Even poor Ken Cosgrove, Accounts! / Ben Hargrove / Dave Algonquin had it rough last night. Ken is one of the last good guys at SCDP. Despite his early frat-boy-esque days at the firm hitting on every female and calling for Panty Raids, he's matured into a nice and dependable man. He and Peggy are still friends and still have their "pact," and he never for a moment thought that she was the one who tattled to Roger about his "other" job (he knew, instinctually, that it was Pete). And of course Roger, completely unfairly, gave Ken a stern warning to stop of all his writing, as it was a distraction. Luckily, it appears Ken will pay this no mind. But his stories continue in the dark vein that permeated the episode, including the weirdly hilarious line, "... while death stood in the doorway, clipping his nails."
Despite the melancholic pall, "Signal 30" was another A+ episode where every scene had something great to offer. The episode was directed by John Slattery (Roger), and aside from a few artily self-aware jump cuts, it was expertly executed. The trajectory the show is taking has been dark, but it's also been punctuated with such fantastically weird moments (Fat Betty, the Fight, etc) that it never slips too far into the morose. But like Lane said of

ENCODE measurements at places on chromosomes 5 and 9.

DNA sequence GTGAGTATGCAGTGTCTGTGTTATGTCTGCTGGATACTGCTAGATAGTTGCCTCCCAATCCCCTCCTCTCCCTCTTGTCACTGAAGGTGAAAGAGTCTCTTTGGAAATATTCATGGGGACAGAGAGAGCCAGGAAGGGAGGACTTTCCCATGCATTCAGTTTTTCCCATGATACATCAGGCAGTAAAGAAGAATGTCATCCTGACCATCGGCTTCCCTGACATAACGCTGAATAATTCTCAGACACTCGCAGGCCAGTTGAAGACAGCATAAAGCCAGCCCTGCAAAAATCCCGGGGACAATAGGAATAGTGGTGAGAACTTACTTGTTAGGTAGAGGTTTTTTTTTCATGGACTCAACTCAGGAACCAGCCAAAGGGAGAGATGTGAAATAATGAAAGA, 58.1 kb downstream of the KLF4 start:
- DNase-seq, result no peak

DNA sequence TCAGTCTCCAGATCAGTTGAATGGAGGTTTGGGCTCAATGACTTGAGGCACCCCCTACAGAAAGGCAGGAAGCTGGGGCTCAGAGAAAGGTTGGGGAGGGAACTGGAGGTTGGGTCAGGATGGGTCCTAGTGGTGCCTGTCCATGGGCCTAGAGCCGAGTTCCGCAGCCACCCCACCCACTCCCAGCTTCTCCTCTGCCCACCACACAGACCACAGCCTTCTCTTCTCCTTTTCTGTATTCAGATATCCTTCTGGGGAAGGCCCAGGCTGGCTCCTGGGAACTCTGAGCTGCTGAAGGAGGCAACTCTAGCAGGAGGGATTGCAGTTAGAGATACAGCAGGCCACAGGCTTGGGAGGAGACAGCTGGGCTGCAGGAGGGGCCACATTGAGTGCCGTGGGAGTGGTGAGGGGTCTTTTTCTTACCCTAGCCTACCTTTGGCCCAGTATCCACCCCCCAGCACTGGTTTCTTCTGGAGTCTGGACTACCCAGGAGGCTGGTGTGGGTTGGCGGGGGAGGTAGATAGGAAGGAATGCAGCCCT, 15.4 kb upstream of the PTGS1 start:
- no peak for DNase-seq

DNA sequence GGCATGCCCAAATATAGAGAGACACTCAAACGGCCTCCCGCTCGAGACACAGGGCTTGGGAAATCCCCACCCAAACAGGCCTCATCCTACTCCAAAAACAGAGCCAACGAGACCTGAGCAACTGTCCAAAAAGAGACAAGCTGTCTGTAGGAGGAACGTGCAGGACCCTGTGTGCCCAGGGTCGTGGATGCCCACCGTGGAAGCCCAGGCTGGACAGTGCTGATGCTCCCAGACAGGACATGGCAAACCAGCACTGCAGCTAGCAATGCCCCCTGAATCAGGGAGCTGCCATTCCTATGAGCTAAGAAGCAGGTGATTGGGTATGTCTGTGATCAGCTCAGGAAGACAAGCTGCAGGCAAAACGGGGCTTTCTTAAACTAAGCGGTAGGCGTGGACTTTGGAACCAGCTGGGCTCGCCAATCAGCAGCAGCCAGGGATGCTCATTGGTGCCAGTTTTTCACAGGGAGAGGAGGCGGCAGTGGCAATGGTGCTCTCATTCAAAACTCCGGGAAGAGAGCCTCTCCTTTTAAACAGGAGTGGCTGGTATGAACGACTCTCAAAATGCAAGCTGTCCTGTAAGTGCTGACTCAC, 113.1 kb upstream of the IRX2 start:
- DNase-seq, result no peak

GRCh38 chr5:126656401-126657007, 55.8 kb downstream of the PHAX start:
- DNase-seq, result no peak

football soccer, "the first half is only flirting," one expects the second half of this season to really raise the stakes.
Musings and Miscellanea:
- The dinner party was excruciating and familiar. From Megan remembering Cynthia's name so obviously to the gun talk to Ken having to explain his robot story, it was fantastic viewing.
- Don ripping off his shirt to fix the leaky faucet ... let me watch that a few more times for, um, "research" of the scene...
- I loved Roger reminding us of his autobiography, "Sterling's Gold."
- Trudy should be in accounts, she not only closed a tough deal but schooled Don Draper!
- It took me almost the entire episode to figure out that Pete was in Driver's Ed. Continuity fail!
- Everything about the fight scene slayed me, from the other men eagerly looking on and Don casually closing the drapes to Joan listening in and Roger later declaring "I had Lane!"
- As soon as the Jaguar man wanted to have "fun," everyone looked at Roger to know where the best whores are. "This is your area, Roger,"
- Having just finished watching "Game of Thrones" before this episode, when the prostitute said to Pete "You're my king" I got flashbacks.
- Gum. On. His. Pubis.
- "He didn't ask you because he thinks you're a homo" - Pete to Lane
- I was annoyed that Lane kissed Joan and ruined their great budding friendship / alliance, but the way she handled it was so flawless, and Lane was dutifully ashamed. Hopefully they can still offer each other platonic comforts int he future.
- Lawd these late 60s fashions ... at least Matthew Weiner has promised we won't be going into the 70s. I don't think I could handle it, sartorially speaking.
@Curt I was wondering since he's gone vegan.